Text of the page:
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  5. "Nam! Tämä pirtelö on hyvää."

"Nam! Tämä pirtelö on hyvää."

Translation:Yum! This milkshake is good.

July 13, 2020



I'm sorry to ask about the partitive again, but I'm not sure why it is "hyvää" and not "hyvä" here... There is precisely one milkshake (so it is countable), and it is THIS (tämä) whole milkshake exactly which is good. Would someone enlighten me?


I've noticed this come up a lot. I think in Finnish milkshake is considered an uncountable noun (the same way milk is) whereas in English it's not. Just an idiosyncrasy to be aware of.


Yes, "pirtelö" can be, and often is, a mass noun.


Just remember that it's the partitive when describing food items.

[deactivated user]

    Isn't it the same in English?

    This water is cold - this milkshake is good. This is a cold water - this is a good milkshake. In English you're talking about some part of that milkshake as well.

    You can say, as in English: tämä on hyvä/hyvänmakuinen pirtelö.

    [deactivated user]

      I dunno, good question. Maybe its because "being good" is an 'irresultative action' ( https://uusikielemme.fi/finnish-grammar/grammatical-cases/the-partitive-case-partitiivi)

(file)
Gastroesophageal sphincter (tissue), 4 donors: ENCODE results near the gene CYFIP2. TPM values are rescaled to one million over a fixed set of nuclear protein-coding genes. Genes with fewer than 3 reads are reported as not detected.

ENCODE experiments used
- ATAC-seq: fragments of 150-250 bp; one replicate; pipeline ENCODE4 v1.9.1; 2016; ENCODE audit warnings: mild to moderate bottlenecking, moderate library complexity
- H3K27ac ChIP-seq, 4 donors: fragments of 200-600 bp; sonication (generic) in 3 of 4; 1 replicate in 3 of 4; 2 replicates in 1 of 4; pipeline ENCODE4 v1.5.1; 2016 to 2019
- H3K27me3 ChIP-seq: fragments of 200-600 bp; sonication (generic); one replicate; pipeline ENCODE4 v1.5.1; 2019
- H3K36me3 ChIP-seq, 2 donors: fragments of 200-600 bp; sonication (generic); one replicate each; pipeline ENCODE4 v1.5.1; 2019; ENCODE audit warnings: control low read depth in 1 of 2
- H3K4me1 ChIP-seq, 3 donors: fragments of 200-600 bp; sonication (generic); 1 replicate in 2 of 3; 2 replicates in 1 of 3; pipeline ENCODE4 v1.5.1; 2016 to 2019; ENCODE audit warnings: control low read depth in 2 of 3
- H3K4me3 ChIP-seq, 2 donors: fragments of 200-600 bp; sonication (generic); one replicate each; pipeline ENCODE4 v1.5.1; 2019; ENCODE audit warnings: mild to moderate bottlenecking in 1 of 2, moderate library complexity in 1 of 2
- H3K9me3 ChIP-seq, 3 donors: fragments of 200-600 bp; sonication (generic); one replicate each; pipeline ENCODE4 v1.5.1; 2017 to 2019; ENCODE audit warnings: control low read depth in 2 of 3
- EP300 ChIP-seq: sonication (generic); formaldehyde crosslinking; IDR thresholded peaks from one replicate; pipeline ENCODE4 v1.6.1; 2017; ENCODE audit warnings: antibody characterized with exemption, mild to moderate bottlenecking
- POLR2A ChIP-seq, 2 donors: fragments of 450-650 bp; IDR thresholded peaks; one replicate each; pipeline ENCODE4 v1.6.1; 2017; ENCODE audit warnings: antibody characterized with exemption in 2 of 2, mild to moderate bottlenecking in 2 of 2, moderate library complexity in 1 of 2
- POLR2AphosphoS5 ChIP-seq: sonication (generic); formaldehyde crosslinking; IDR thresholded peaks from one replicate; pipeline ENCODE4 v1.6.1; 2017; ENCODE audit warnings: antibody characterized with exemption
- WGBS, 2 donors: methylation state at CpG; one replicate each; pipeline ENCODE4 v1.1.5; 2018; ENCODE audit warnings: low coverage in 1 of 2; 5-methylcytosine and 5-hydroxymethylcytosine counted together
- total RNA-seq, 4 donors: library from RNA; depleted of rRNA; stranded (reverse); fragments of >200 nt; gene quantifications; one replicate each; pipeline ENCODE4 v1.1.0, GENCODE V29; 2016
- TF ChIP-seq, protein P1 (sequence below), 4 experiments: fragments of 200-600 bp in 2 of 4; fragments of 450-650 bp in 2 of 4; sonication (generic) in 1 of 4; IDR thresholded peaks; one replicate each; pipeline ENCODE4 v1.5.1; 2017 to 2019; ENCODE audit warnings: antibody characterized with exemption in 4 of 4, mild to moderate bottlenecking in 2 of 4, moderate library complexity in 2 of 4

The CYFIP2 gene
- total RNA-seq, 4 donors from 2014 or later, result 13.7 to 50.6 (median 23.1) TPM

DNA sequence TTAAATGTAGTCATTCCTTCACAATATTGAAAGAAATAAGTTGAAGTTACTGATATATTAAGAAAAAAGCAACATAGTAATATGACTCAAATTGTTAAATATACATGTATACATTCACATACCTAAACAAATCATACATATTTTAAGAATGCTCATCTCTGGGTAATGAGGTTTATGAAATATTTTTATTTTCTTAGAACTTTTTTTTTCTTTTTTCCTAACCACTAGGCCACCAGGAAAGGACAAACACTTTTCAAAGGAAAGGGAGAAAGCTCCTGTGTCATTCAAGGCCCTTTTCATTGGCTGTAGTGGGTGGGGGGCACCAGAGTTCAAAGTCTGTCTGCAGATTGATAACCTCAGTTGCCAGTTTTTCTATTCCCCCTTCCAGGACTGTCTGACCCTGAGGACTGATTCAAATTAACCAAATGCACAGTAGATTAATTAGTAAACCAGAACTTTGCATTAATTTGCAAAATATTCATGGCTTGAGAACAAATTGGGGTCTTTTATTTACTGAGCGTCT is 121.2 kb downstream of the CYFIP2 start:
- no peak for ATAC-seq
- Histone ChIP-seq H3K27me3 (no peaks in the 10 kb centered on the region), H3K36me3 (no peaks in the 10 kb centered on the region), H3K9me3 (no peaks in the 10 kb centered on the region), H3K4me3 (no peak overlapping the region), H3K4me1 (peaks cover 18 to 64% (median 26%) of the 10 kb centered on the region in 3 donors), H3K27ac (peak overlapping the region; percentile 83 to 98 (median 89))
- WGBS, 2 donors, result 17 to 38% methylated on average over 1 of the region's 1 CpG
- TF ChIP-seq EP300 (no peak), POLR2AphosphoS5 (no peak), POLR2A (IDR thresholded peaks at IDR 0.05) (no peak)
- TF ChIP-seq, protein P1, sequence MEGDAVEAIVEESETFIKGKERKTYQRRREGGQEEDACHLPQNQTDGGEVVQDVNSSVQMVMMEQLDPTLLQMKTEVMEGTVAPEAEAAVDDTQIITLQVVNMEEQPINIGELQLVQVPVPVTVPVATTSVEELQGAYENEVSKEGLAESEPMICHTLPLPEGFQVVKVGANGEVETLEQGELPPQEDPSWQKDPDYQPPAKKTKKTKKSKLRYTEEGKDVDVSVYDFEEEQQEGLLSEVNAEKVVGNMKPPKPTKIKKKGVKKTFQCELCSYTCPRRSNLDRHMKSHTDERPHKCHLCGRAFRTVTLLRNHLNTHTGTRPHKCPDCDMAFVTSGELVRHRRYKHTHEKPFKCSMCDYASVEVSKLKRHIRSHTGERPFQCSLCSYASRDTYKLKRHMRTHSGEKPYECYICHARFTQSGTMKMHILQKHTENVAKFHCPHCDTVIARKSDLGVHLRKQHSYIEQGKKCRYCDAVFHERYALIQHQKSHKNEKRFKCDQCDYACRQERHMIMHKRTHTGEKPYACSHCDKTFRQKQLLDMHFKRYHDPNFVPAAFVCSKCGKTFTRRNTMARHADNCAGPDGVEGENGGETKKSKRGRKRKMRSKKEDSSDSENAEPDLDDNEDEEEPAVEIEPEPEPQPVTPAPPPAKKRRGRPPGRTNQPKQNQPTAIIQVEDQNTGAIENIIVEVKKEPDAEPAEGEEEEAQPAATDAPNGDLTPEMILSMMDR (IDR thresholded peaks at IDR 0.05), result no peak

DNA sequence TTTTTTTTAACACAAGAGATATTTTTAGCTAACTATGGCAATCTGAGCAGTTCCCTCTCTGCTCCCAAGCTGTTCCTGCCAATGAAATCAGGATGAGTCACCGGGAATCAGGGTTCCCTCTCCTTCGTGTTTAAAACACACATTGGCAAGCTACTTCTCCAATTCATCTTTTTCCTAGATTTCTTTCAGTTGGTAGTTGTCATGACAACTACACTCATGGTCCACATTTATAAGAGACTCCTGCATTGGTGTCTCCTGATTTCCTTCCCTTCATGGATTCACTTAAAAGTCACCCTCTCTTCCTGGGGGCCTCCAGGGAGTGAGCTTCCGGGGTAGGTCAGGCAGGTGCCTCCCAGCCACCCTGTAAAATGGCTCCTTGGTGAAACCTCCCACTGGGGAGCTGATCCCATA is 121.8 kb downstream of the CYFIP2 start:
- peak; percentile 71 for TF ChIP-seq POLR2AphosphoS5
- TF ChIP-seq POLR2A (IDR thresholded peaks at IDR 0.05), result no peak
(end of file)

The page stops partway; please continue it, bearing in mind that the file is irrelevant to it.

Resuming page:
Yummy this milkshake is good! - should also be accepted!!!


      I agree. Reporting it now.


      Where do you know "Yum" for "Nam" from? Is this used in England?

      [deactivated user]

        Audio is bad sounds like No (well) , not Nam


        It sounds good to a Finn.


        But not to native english speakers!


        Is there a difference between pirtelö and pirtölö or is it just two ways to say the same thing?


        I have never encountered the word "pirtölö" before. If that's a thing, it must be a regional one.


        I think this was just me freaking out because neither have I

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